How do apps Telegram and Signal compare?

Telegram is an app well known for instant messaging in certain regions of the world. Today, they announced Telegram was taking down many channels belonging to ISIS. The media, eager to paint ISIS as a sophisticated group, quickly called the channels “encrypted.” But, how true is that statement?

ISIS channels on Telegram blocked

ISIS channels on Telegram blocked

Telegram uses their special “MTProto” protocol for their message passing. As the details show on their website, it uses several server and chat keys to encapsulate the content being transmitted. This ensures that messages from server to “end” points (Telegram mobile app or webclient) is not readable by others on the way. However, if you want to have “end-to-end” secrecy so that not even the server can read your messages, you have to initiate a “Secret Chat.” For that, a session key is derived and used.

As a result, while the channels that ISIS used were technically using encryption, they are not as secure as the media implies. They were readable by the Telegram server, and data in them could even be beneficial to intelligence agencies.

While I am no cryptographer, and I emphasize that, I had a few concerns about the whole application. These are worthy of note since another similar app has covered them: Signal (previously also known as TextSecure on Android). Here is what came to my mind:

  • Group chats are not end-to-end encrypted

As stated above, the server (and anyone with proper court orders) can read the messages going around.

Signal doesn’t have a public channel, but all group or private chats are end-to-end encrypted by default. By design not even the server can read your content.

  • It is hard to verify identities in “Secret Chat” mode

Alice and Bob are talking. To prevent a Man-in-the-Middle attack, you have to make sure no-Chuck is pretending to be the other end and just relay messages with their own key. So Telegram shows you a “visualization of the encryption key” so Bob and Alice can make sure indeed they are talking with each other.

telegram visualization key

Dark blue, dark blue, light blue, dark blue, white, white … no sorry, light blue, white, …

But in doing so, it assumes you have a safe way to get an image across to the other person. But in many scenarios, if I had that secure method to get things around I wouldn’t even need this Secret Chat! And don’t even consider using the same chat session to send the image to the other end. If the channel is compromised, Chuck has definitely implemented a way to swap the images for the one he wants.

Signal uses real asymmetric cryptography, so it gives you the “fingerprint” of the each person which is a sequence of numbers. Verifying this is way easier.

  • Telegram uses an encryption key per each chat “session”

The concept is nice, and pretty common. But since the key shown in verification is per chat session, you have to re-verify the images once you start a new chat. This is even if you had already verified this particular person.

Signal stores public key and fingerprint of each person on your phone. And I think they use this information to derive chat session keys. So next time when you start another chat with a person or people known to you, it simply verifies they are the same as before. And if the fingerprint changes, there is a red warning next to every message you send them that says “Some issues need your attention” as below:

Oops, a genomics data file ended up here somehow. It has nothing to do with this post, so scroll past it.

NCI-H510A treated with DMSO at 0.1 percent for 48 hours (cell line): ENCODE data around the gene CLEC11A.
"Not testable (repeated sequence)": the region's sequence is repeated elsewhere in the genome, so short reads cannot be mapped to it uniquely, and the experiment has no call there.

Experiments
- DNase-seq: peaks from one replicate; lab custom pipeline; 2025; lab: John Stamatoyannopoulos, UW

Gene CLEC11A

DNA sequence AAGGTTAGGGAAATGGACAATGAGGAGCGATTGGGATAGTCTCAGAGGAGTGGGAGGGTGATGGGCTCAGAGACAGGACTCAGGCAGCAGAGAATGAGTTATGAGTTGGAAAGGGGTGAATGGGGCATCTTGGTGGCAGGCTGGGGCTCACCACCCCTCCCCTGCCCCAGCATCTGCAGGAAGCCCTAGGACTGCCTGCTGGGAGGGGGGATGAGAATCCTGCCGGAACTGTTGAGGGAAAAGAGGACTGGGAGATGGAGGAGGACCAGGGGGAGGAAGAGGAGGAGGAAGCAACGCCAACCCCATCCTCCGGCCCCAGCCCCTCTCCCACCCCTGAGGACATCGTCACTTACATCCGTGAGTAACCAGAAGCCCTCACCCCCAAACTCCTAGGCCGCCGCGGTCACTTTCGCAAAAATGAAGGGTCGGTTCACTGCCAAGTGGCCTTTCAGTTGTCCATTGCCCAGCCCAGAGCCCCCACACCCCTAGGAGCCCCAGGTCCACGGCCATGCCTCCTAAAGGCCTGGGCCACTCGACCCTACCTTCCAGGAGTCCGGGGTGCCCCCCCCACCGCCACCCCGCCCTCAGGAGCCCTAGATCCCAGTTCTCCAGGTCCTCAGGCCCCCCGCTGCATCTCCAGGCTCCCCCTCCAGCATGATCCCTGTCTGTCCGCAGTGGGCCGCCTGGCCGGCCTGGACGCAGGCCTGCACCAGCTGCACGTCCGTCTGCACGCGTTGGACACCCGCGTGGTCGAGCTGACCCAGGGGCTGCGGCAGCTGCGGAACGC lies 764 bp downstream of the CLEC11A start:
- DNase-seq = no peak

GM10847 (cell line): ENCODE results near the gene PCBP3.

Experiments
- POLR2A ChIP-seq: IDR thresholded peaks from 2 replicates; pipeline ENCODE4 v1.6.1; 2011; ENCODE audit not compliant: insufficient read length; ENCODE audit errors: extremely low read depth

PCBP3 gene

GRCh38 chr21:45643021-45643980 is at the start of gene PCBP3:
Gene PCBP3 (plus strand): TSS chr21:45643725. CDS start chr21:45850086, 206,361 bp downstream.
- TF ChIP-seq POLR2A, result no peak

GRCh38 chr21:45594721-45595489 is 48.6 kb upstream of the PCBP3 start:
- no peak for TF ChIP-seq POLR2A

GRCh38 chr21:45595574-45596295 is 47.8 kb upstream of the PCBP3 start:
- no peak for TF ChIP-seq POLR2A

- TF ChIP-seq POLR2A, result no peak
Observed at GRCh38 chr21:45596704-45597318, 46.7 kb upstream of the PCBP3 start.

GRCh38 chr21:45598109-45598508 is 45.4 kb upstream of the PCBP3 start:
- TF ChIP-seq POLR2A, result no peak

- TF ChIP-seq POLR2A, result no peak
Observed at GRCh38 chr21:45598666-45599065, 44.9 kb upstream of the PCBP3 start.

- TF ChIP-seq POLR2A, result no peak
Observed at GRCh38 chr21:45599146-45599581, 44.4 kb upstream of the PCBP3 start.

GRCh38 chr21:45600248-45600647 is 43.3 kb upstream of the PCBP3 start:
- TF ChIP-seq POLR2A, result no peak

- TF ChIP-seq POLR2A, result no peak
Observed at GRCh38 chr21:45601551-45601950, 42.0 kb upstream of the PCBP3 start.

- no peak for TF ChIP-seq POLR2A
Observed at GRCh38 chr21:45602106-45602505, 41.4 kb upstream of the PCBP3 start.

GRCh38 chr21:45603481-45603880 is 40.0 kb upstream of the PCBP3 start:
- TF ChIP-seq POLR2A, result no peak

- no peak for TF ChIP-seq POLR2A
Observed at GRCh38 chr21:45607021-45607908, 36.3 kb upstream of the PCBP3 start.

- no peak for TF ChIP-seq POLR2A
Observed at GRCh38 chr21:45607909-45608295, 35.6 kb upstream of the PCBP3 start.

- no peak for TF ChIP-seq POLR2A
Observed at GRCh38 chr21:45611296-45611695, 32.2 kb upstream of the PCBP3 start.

Signal smells a rat

Signal smells a rat!

  • Server might be able to fool you even if you do check visual key

This is to be debated by the more serious cryptographers with more free time than me. Telegram only uses 128bits of the key to form the visualization of the key. So if theoretically the fake key shares the same last 128 bit with the real key you would expect, then the image becomes useless.

But then again, if the Telegram server is really malicious (and it’s not someone else pretending to be Telegram) then there might be much simpler ways to compromise your connection.

  • Telegram still uses SHA-1

This is a big question mark, SHA-1 is not exactly the most respected algorithm. In fact, it is considered theoretically flawed, was planned to be banned by browsers, and people claim to have broken it. They may says it’s not an issue given their other measures, but why stick to it for an app that wants to reassure users they are secure?

  • No secure voice call in Telegram

Telegram does not have a voice call option.

Signal, on the other hand, provides a pretty decent end-to-end encrypted voice call feature.

  • Telegram is not completely open source

While the client side is open source, the server side is kept behind doors. This means “spot check” audits from professional or hobbyist security folks is not that easy to happen.

Signal, at least for now, is completely open source. I believe once can clone their git repository and start their own server!

  • Telegram has the self timer and screenshot notification

These are pretty interesting features for the secret chat. But since the Secret Chat is just 1-to-1, it can’t compete with the SnapChat or similar “self destruct” apps. Still, pretty cool!



I think Telegram is a nice app for the everyday communications. And it might be even good for some casual “secrecy.” But the way it compares with the competition, Signal, it leaves a lot to be desired. People who are paranoid enough to look for secret end-to-end chats would want more direct ways to verify the tool is secure.

To me, Signal wins!


These are by people more familiar with the domain, so give them a try for more information:

These two articles cover the “Jihadi” methods pretty well: